Disgorgement Fight Could Shape Dark Money's Future in CA

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(Sacramento, CA)
Monday, November 4, 2013
California’s Fair Political Practices Commission is trying to collect $15 million in penalties from two political action committees that accepted “dark money” contributions last year.  The PACs won’t pay, saying they’ve done nothing wrong - and there's a lot at stake in this dispute.

The illegal donations last fall paid for ads from the Small Business Action Committee.  Last month, the FPPC settled a year-long legal battle by announcing two non-profit organizations will pay the state $500,000 each.

But even that record campaign finance penalty is chump change to the Koch Brothers – the conservative donors connected to the non-profits.  “I doubt they will have trouble coming up with a million dollars or half a million dollars to pay up this fine.  That’s why they settled at that amount, because I think they know that they can get away with it,” says Phillip Ung with the public interest group Common Cause.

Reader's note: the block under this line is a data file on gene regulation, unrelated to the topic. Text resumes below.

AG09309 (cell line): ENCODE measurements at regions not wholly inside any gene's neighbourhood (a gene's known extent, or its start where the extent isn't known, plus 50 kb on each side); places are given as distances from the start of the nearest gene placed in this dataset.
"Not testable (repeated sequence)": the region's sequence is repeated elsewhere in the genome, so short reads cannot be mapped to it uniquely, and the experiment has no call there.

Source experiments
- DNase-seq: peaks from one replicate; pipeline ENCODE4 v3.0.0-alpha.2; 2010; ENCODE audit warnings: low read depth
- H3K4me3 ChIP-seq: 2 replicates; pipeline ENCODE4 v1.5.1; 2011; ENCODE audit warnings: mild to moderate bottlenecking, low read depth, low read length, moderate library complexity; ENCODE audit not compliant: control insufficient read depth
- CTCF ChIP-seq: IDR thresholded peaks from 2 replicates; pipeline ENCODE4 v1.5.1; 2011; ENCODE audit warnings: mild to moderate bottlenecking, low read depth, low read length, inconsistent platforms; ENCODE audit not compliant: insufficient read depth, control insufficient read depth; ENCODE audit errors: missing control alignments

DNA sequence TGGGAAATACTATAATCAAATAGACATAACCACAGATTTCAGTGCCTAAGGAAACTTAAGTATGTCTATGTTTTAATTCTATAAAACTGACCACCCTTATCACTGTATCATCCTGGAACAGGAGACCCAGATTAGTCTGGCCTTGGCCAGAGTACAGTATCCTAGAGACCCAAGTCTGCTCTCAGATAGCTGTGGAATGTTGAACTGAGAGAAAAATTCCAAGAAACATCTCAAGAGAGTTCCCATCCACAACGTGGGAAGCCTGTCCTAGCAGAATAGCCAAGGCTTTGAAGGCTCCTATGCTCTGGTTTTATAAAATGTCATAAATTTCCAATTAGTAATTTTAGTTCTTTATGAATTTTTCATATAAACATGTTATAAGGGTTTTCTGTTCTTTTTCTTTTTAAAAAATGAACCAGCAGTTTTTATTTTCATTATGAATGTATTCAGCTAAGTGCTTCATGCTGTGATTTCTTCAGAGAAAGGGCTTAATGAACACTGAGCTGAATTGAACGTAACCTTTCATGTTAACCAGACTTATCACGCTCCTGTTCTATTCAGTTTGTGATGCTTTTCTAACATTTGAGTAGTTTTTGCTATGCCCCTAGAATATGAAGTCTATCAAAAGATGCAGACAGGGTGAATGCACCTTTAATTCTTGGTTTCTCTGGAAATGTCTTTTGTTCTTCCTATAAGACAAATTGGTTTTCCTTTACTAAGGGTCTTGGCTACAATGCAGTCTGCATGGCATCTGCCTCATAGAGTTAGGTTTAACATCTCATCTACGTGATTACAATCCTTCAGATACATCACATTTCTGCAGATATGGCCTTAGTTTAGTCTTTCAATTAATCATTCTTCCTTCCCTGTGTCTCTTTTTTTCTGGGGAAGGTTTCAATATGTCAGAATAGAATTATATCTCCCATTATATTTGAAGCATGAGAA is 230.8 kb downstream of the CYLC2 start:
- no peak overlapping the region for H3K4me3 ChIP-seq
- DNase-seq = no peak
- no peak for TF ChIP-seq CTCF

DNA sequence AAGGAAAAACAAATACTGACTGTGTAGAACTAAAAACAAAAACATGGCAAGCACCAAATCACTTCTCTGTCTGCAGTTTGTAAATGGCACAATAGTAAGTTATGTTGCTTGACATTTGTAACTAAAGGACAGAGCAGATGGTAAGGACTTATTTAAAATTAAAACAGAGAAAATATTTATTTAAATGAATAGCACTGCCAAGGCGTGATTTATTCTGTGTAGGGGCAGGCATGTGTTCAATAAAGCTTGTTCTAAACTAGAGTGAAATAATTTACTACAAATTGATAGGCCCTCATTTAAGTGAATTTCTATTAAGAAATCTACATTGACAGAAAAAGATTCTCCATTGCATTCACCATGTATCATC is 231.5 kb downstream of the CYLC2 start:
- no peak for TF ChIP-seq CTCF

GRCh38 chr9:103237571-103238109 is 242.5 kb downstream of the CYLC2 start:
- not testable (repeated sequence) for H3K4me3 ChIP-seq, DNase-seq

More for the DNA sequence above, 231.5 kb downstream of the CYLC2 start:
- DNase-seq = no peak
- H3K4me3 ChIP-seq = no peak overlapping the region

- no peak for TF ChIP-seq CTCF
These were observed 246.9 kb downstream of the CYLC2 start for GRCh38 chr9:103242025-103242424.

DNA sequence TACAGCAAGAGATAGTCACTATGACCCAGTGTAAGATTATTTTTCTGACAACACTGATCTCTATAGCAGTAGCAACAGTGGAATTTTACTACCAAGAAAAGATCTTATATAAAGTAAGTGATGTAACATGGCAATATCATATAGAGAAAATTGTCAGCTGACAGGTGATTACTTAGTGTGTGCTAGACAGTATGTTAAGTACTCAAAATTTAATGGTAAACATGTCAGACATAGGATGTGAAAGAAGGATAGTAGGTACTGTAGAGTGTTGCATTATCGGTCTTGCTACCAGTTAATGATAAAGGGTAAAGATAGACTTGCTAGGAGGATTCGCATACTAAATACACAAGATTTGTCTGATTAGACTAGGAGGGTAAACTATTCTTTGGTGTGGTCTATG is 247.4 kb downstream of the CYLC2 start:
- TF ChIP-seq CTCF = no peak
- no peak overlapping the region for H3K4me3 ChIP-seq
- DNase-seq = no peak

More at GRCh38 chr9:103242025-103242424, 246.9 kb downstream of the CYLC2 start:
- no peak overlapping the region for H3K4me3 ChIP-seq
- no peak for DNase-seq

What the FPPC really wants is to prevent future “dark money” donations.  To ensure that, a second penalty called “disgorgement” requires the PACs to forward every “dark” dollar they received to the state.  That’s $15 million.

“If you accept a contribution and it turns out that you didn’t get the true source, regardless of whether or not you knew or didn’t know, you have to give it up,” says the FPPC's Gary Winuk.

In other words, the next time a PAC gets a mysterious donation, it should send it back.  “If you suspect that you’re receiving a contribution and you don’t know the true source, you do so at your peril” Winuk says.

Not fair, says Beth Miller with the Small Business Action Committee.  She points out that even the FPPC says her PAC did nothing wrong.  “Why should the innocent party have to be fearful of accepting contributions solely because – even if they do everything right, they may be penalized?” Miller says.

Success in the FPPC’s disgorgement effort could make it a lot harder for similar donations in the future.  Failure could reopen the “dark money” floodgates.

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